Managing local computer accounts and user information and keeping track of passwords for services just got a whole lot easier with Windows XP Professional. Microsoft has included a number of features to simplify account management and related duties. The ubiquitous wizards are on the scene too. The Files And Settings Transfer Wizard makes it easy to move your personal data and settings from one computer to another. The Forgotten Password Wizard helps the absentminded retrieve their misplaced passwords. You can even create a .NET password with the (you guessed it) .NET Passport Wizard. In this Daily Drill Down, we will explore the enhancements that have been made to user account and password management in XP, and I’ll give you a sneak preview of its handy new “wiz bang” features.
Transferring files and settings
The Files And Settings Transfer Wizard is a new feature in XP that allows you to move both your configuration settings and your data files from one computer to another. The wizard allows you to accomplish this without having to spend time reconfiguring browser preferences, e-mail settings, taskbar, and display properties. You can also transfer your My Documents and Favorites folders to the appropriate location on the new computer automatically (see Figure A).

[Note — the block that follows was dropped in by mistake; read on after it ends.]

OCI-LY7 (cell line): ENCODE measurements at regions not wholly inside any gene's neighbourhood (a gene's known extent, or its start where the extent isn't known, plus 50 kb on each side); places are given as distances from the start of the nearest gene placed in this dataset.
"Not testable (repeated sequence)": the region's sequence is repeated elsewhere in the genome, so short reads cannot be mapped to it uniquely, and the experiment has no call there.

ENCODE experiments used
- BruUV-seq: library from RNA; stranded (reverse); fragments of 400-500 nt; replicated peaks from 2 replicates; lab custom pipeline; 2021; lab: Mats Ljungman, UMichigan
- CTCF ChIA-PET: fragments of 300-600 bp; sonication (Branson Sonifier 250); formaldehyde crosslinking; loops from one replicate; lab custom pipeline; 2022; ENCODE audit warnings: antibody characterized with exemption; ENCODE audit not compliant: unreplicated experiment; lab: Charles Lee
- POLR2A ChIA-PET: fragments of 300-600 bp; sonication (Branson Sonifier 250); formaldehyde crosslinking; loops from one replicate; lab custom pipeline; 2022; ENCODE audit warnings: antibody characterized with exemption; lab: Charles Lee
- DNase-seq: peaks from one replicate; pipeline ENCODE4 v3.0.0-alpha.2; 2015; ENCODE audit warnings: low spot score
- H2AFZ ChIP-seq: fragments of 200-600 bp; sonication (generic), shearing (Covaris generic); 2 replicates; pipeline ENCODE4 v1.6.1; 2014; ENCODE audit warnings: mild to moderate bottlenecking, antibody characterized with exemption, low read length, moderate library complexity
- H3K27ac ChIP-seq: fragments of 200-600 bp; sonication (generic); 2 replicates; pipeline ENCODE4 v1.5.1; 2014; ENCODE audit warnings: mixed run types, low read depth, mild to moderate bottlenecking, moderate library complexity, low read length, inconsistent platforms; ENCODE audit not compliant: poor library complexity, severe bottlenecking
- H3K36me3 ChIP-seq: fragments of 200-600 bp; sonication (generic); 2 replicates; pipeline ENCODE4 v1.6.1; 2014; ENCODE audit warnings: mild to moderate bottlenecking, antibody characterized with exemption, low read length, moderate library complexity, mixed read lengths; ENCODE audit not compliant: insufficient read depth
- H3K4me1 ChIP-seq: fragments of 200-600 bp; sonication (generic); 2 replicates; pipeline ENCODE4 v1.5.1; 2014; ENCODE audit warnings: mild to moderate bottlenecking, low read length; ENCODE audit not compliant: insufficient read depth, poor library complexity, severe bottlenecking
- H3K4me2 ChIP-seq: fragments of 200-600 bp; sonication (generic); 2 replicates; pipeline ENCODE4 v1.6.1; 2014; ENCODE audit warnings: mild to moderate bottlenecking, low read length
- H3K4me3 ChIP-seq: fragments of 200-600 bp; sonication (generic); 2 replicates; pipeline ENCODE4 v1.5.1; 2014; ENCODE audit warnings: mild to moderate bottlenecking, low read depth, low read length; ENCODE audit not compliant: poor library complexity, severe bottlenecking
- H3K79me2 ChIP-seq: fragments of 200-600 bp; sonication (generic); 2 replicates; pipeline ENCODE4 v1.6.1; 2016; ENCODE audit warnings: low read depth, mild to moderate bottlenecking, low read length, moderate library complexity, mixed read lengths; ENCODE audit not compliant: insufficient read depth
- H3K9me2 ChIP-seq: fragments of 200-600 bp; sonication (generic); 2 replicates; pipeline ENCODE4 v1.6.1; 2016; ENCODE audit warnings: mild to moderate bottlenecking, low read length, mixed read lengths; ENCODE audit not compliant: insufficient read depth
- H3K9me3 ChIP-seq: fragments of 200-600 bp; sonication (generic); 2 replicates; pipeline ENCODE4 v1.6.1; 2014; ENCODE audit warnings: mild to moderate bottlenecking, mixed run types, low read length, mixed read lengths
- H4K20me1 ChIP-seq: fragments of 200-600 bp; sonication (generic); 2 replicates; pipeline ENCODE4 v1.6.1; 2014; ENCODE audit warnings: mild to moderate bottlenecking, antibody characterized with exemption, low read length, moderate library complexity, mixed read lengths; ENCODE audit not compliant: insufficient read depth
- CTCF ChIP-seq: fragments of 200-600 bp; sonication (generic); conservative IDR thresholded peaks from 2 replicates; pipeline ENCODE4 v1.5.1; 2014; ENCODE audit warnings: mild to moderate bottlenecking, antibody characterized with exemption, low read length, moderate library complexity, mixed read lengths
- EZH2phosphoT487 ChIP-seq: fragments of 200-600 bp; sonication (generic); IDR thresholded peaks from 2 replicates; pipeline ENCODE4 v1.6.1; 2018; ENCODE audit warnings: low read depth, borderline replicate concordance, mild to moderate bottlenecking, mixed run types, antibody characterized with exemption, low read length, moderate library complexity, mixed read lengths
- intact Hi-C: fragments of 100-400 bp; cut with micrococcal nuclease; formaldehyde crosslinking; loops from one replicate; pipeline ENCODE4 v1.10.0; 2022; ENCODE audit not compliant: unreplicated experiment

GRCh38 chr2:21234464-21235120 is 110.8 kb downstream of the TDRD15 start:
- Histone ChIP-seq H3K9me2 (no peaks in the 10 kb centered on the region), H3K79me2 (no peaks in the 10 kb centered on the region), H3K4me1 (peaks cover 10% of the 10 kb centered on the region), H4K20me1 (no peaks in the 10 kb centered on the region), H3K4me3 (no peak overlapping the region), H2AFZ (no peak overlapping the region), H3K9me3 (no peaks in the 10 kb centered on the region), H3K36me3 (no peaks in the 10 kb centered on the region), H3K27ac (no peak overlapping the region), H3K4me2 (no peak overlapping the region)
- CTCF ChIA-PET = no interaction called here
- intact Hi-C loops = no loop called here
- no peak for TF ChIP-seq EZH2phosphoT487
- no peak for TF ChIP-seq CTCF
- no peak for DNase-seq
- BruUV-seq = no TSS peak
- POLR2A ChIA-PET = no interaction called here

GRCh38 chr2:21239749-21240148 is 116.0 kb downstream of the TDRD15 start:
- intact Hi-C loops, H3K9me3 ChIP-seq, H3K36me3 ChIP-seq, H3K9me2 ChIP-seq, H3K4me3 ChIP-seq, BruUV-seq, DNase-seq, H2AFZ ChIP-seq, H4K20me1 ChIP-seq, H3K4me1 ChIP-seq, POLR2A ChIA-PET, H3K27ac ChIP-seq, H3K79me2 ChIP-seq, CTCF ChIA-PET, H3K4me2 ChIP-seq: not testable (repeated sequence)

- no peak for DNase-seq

|Move your configuration settings and files with the Files And Settings Transfer Wizard.|
How to use the Files And Settings Transfer Wizard
Access the wizard via Start | Programs | Accessories | System Tools | Files And Settings Transfer Wizard (see Figure B).
|With two Windows XP computers, first run the wizard on the computer you want to transfer files and settings from. After you complete that process, run the wizard on the computer to which the files and settings will be transferred.|
The wizard will give you the following file transfer choices:
- Via a direct cable connection between the two computers
- Via a network
- Via a floppy disk or other removable media such as Zip or Jaz drives
- By saving the files and settings to a network drive or removable drive
You can also save the files and settings to a local disk on your computer, as shown in Figure C.
|You can save the settings and files from the old computer to a selected location.|
Next, choose whether to save only your configuration settings, only your data files, or both. You can also select a custom list of files and settings (Figure D).
|You can select exactly which settings and files the wizard will transfer.|
Once you have made your selections, the wizard will copy the appropriate files. Keep in mind that this may take several minutes.
Moving the saved files and settings to the new computer
After you have collected the files and settings from the old computer, you can run the wizard on the new computer, select the transfer method and/or location where the saved settings are stored, and transfer them to the new computer.
If you have not run the wizard first on the old computer to collect the settings and files, you can create a Wizard Disk on a floppy or run the wizard on the old computer from the XP installation CD.